How to Make a Garbage or Laundry Bag Holder from PVC Pipe

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One of the greatest skills that you can possess in post-disaster or SHTF living is the ability to improvise, and we can’t stress this enough.  Being able to get creative and make things from items that you happen to have on hand will make it easier to adapt and overcome a wide-range of annoyances and challenges associated with routine or mundane tasks.  Anything that you can do to make life easier in these circumstances will help you to save time, energy and frustration along the way.

One example of a seemingly-benign accessory that can be worth its weight in gold at that time is a bag holder, and you can make your own out of some spare PVC pipe.  Take a look at the steps below, and see how easy it is to create something useful that can also take some of the hassle out of getting routine chores done.

Required Items:

16 feet of ½” diameter PVC pipe

4 1/2” elbow connectors

4 1/2” T connectors

4 end caps (optional)

Getting Started

The first step is to cut the PVC into segments to make the frame, legs and base.  Cut two 10” segments and four 6” pieces for the frame, two 36” long segments for the legs, and four 12” ones for the base.  Next, sand down the edges and organize the segments according to their position in the holder.


To make the frame, connect the elbow joints to both ends of each 10” segment.  Next, join two 6” pieces together with the T connector before repeating the process with the other two pieces.  Finally, join the sections you just made with the elbow joints and you should now have a rectangular frame.

To make the legs, attach a T connector to one end of each 36” segment and attach one 12” inch segment to either side.  Repeat the same steps for the other leg before connecting them to the elbow joints on the left and right side of the frame.   Attach the optional caps to the ends of the legs, and you’re all set.  While the end caps are not necessary, they can help the legs to anchor better on the ground and give you a more-stable unit.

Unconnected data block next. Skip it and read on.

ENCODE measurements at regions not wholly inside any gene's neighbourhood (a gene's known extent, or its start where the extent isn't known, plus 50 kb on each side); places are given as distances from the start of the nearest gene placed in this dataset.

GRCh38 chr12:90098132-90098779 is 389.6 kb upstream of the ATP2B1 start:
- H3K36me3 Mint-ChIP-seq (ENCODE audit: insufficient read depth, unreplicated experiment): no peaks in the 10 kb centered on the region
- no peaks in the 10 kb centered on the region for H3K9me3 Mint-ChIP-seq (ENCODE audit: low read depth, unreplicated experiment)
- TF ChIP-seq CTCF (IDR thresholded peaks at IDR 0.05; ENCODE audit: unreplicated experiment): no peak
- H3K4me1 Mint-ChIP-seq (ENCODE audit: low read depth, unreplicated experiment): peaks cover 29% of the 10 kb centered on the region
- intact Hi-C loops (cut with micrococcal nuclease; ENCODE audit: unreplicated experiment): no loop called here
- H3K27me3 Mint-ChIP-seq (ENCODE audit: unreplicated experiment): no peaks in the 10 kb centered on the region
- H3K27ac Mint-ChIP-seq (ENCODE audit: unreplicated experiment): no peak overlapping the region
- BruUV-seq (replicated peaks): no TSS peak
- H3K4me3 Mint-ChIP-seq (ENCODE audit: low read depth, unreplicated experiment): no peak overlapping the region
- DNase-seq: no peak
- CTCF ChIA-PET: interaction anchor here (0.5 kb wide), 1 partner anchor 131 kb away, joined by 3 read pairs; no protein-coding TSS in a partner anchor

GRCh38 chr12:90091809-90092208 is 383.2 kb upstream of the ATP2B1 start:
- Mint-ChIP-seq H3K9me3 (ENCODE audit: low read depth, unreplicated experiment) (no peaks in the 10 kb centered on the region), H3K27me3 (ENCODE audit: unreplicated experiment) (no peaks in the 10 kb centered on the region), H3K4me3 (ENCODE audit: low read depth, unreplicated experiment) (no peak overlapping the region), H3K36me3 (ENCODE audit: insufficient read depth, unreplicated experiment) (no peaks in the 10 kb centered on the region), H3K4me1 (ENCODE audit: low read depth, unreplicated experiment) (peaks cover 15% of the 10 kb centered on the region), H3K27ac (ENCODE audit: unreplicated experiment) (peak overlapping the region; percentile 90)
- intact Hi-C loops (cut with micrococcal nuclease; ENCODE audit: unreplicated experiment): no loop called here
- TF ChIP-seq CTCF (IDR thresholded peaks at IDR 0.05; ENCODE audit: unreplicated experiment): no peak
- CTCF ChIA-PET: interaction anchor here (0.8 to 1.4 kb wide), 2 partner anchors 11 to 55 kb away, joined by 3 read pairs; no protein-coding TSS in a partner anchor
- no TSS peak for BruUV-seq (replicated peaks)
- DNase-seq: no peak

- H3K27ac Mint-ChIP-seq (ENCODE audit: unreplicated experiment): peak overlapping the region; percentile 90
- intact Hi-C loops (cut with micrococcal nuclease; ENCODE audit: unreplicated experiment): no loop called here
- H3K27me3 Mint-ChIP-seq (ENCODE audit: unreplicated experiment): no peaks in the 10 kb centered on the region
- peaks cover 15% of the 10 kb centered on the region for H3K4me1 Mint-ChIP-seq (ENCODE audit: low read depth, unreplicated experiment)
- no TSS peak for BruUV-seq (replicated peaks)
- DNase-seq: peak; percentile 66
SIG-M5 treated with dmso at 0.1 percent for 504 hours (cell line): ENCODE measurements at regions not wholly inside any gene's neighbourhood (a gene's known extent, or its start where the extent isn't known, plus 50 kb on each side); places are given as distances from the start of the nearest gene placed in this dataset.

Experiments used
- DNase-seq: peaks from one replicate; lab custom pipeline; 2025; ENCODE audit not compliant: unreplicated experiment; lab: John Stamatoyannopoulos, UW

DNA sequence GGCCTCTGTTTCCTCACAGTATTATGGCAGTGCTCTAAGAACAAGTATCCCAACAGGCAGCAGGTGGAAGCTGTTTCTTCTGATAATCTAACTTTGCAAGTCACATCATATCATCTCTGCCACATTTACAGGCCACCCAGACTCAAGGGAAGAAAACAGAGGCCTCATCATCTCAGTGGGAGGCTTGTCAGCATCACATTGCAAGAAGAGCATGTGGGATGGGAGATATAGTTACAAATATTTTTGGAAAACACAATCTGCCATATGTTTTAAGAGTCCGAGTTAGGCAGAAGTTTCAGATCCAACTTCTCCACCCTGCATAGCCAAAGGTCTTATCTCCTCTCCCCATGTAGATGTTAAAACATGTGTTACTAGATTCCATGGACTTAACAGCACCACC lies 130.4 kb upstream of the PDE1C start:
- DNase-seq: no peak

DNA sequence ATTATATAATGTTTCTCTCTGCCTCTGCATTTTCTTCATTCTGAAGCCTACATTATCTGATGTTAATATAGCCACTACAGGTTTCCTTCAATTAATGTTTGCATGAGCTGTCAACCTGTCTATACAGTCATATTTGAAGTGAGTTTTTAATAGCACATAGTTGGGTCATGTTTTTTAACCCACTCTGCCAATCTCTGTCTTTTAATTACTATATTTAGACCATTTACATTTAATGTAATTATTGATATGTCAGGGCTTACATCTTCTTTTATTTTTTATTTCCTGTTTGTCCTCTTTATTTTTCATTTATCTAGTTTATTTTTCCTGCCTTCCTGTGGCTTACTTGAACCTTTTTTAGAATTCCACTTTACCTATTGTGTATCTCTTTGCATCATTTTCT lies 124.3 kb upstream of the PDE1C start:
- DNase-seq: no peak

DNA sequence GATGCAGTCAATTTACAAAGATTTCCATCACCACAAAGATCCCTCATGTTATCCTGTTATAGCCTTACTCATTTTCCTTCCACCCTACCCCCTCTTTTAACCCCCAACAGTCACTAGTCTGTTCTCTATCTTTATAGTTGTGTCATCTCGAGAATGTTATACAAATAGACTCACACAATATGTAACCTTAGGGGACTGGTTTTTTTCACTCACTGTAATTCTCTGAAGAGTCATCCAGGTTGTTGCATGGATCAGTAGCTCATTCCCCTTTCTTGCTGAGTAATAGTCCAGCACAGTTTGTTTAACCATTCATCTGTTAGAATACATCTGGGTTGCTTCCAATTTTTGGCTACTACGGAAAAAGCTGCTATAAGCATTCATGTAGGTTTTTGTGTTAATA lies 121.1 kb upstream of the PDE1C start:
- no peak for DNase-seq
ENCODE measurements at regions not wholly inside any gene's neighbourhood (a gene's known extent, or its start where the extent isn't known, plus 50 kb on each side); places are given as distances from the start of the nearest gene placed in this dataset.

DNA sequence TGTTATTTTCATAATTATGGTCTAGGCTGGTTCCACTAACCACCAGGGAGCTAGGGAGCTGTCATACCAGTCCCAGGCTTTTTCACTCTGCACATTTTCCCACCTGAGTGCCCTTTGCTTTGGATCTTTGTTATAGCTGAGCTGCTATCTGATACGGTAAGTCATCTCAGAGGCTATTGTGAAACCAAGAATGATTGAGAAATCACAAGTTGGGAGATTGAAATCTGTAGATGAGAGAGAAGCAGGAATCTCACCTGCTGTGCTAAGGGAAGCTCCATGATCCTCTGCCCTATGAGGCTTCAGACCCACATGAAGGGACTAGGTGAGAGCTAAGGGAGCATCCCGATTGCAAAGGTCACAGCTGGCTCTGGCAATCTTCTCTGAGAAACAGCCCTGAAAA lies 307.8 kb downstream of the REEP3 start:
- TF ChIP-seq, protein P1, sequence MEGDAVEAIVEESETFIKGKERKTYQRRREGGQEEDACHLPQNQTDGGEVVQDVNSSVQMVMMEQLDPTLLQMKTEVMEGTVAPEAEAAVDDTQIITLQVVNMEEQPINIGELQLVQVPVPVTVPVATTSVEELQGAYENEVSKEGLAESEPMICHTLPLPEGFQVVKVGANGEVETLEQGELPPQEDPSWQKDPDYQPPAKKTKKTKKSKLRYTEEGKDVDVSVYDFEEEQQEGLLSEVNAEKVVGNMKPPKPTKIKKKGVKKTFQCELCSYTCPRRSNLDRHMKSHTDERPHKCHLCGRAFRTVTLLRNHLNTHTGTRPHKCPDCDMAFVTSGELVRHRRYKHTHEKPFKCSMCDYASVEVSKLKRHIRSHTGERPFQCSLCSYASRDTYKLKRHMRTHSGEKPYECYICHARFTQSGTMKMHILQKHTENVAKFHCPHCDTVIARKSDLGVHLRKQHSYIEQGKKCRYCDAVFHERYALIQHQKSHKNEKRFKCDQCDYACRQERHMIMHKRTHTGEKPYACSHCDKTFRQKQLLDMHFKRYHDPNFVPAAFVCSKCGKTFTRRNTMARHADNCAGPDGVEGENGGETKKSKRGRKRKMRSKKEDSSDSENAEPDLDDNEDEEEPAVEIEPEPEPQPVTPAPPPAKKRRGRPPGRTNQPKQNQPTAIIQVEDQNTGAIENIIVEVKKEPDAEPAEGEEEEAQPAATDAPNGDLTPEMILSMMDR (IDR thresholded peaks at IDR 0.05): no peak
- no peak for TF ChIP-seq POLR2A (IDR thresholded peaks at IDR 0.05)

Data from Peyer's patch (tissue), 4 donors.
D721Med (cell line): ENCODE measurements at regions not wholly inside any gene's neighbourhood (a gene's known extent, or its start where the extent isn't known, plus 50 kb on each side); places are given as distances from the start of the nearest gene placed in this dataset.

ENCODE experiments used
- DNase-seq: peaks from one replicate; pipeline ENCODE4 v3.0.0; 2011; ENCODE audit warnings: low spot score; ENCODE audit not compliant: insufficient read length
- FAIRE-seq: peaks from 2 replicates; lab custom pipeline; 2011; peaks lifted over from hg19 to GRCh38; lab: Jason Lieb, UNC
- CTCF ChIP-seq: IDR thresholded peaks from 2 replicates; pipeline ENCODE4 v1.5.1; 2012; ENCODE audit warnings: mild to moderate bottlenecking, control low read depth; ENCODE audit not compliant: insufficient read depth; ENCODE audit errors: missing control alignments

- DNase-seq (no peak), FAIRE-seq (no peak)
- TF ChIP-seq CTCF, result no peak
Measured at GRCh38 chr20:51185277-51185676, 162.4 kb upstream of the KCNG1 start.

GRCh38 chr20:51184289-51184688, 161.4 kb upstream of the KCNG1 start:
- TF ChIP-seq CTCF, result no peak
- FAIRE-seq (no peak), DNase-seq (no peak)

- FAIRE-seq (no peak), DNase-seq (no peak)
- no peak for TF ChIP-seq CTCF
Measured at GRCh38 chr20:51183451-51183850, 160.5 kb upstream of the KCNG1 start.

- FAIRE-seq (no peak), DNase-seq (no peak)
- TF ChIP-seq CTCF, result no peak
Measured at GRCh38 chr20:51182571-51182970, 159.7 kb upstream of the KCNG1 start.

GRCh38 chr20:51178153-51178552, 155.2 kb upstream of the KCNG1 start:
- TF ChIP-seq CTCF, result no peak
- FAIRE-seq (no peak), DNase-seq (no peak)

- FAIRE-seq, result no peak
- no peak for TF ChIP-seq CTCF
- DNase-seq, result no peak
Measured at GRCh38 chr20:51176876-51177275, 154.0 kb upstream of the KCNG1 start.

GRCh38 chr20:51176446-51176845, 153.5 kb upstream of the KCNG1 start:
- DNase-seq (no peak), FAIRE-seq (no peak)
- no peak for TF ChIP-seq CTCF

All you need to do now is place a bag in the center of the frame and stretch the material around the sides.  The only real drawback to this stand is that the bags can get snagged on the elbow joints and tear.  However, you can easily fix this problem by either sanding down the rough edges or applying some tape to cover them up instead.   

One of the nice things about this rack is that you can fold it up by sliding one side over the other in order to save space.  You can also lean the rack against the ground in order to use it as an improvised scoop or dust pan.  Best of all, you can dismantle the rack and use the PVC for other projects that come up over the course of time as well.

While this makes for a great accessory to have on-hand in a survival situation, it’s also something that can be useful now.  Consider making one the next time you come across some extra PVC, and think of ways that you can adapt this basic design into something that is more-suited to your particular needs.

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